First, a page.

With the latest unemployment numbers dipping to 6.1 percent, opportunities for moms to get back into the labor market are better than they have been since the financial crisis.
Mothers ready to jump in after years of raising children and running the household need to think about new approaches, as the world has changed since the last time they held a job.
1. Jump in and grab your resources.
Many women who are thinking of going back to work don’t even know where to start. They wonder about the gap on their resume, about switching careers, about how it is going to work with their family.
Stop worrying and just begin. You don’t need to put a resume together yet, but think about the things you like to do, what you are good at and what could be of value.
Then, dust off your social media connections. In order to see what’s out there, you need to remember who is out there. Get on Facebook and “friend” the people you know. Open an account on LinkedIn and invite people you used to work with, who you see at school or who look like they are doing cool stuff. Get a sense of what people you know are doing. Read articles that are interesting to you.
2. Mind the gap.
Raising a family isn’t time off. Don’t hide it. Any future employer that does not respect your past choices may not respect your future ones. Make a list of the activities you do as the primary caretaker. I’ll bet many of them translate to the business world.
Do you pay bills and manage the budget? Are you a volunteer at school, or chair a fundraiser? These are all skills that can translate into the workplace. That “time off” was neither a blank nor a vacation but rather a skills building experience—treat it as such. Employers are going to get the value of the skills you gained; you might as well be front and center about them.
3. Meet and greet.
Make a list of your connections (and their connections) that seem interesting—former colleagues, clients, bosses or that working mom who seems to have it together. Start setting coffees, lunches or meetings with these people. Let them know you are getting back to work, are exploring different opportunities and ask if you can pick their brain.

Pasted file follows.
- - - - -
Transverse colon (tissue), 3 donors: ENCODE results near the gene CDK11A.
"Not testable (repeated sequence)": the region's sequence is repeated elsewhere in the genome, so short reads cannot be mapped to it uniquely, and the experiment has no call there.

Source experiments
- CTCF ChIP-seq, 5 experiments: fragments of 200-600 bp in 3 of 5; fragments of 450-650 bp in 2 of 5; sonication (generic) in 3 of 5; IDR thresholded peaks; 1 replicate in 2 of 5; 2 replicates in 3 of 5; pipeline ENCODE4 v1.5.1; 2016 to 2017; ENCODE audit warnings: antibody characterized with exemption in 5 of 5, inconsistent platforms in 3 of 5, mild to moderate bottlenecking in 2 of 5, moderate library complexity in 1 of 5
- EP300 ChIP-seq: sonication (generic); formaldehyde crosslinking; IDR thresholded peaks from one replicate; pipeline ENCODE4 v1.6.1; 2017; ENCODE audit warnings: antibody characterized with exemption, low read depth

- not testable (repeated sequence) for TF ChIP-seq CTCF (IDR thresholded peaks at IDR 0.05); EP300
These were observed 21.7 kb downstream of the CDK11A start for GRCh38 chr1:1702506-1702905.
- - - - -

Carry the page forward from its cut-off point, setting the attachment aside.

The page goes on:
Treat this like a job—every day, try to connect with someone. Then ask questions about their position, opportunities, how they manage work and life, what qualifications a person needs to do certain jobs and how to access those jobs.
Home in on the positions that sound interesting, but be realistic. What type of training might you need to do the jobs that sound the most interesting? Do you need to go back to school? Are you prepared to start at the ground floor?
Don’t forget that, while these aren’t interviews, you are showing off the new working you, so be professional. Confirm, do your research, pick up the tab and follow up with a thank you.
Ask the people you met with if they have anyone to connect you with. Repeat.
4. Focus on short-term projects and how you can help.
As I have written about before, short-term, closed-ended projects are a key to getting moms back into the workforce. Once you have listened to the needs out there, follow up with solutions. Maybe there is not an exact position in your area of interest, but there is a problem you can help solve in a short-term manner. If events are your thing, ask if you can plan a company retreat or holiday party. What about writing a grant or press release, organizing the office or doing a cost-benefit analysis of a potential strategy? Maybe it isn’t something that is paid at first, but who knows what will come of it.
By focusing on short-term projects, you are able to see what suits you and whether you are a good fit for a specific position or organization. Also try temporary opportunities and get a sense of what is out there.
No matter what you ultimately decide to do, going through these steps will help you position yourself for success. Good luck!